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ERIC Number: ED269114
Record Type: RIE
Publication Date: 1986-Mar
Pages: 6
Abstractor: N/A
Reference Count: 0
ISBN: N/A
ISSN: N/A
Are Communications Technologies in Education a Threat to Faculty? ERIC Digest.
Needham, Robbie Lee
Communications technologies have the potential to transform the educational process. In the community college context, these technologies have the power to change the the roles of faculty. On one hand, these changes might mean a reduction in the number and status of teachers. On the other hand, communications technologies may afford teachers greater opportunities for role differentiation and specialization. Another change made possible by the introduction of new technologies has been an upset of traditional power relationships in the learning process, with teachers relinquishing authority and students assuming more control over their own learning. Communications technologies also allow for much greater individualization of learning, permitting students to progress at their own speed and freeing teachers from repetitious analysis and prescription. As educators realize the potential of computers for innovation in education, many possibilities for enhancing student learning arise: (1) computers can create realistic models and involve students in real-world computer applications; (2) throughout the college, students are using the computer as a tool to analyze data, draft and revise sketches, perform laboratory experiments, or draft and revise reports; and (3) individualized instruction is available via computers in public libraries, video outlets, and electronic universities, diffusing higher education's monopoly on learning beyond high school. A final area in which communications technologies can affect the educational process lies in their potential for furthering the professional development of faculty. Realizing this potential requires that administrators and policymakers help faculty develop new skills through planning and allocating adequate resources for computer skills and courseware development. Perhaps technology's primary gift to community college faculty is the demand that they look again at the essentials of teaching and learning. (RO)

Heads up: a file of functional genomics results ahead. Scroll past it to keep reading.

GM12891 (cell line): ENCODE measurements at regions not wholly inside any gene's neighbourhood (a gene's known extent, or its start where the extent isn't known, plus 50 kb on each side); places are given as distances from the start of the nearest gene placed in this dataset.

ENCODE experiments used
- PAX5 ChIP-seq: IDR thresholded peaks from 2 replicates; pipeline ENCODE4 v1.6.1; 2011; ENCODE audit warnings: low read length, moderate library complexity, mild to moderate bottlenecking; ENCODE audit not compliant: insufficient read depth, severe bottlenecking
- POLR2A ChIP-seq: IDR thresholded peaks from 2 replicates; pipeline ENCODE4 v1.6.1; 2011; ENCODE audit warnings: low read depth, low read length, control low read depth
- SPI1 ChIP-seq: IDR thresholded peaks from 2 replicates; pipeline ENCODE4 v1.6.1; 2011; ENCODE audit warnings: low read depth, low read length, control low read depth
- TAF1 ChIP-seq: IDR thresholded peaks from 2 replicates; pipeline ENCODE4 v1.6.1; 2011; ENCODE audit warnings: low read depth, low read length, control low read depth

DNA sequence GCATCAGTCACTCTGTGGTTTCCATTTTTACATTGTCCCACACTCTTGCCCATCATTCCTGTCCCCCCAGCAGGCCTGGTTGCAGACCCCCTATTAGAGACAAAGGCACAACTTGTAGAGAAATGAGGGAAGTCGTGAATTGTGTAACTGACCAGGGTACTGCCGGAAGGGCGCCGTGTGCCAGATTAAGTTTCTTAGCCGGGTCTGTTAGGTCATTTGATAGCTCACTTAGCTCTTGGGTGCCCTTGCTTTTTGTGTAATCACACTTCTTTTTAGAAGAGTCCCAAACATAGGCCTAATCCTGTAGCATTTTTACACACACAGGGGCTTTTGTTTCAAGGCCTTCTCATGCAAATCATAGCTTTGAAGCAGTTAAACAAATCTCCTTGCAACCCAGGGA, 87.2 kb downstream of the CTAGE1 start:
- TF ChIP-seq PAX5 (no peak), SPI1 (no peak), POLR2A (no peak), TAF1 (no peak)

Publication Type: Opinion Papers; ERIC Publications; ERIC Digests in Full Text
Education Level: N/A
Audience: Teachers; Practitioners
Language: English
Sponsor: Office of Educational Research and Improvement (ED), Washington, DC.
Authoring Institution: ERIC Clearinghouse for Junior Colleges, Los Angeles, CA.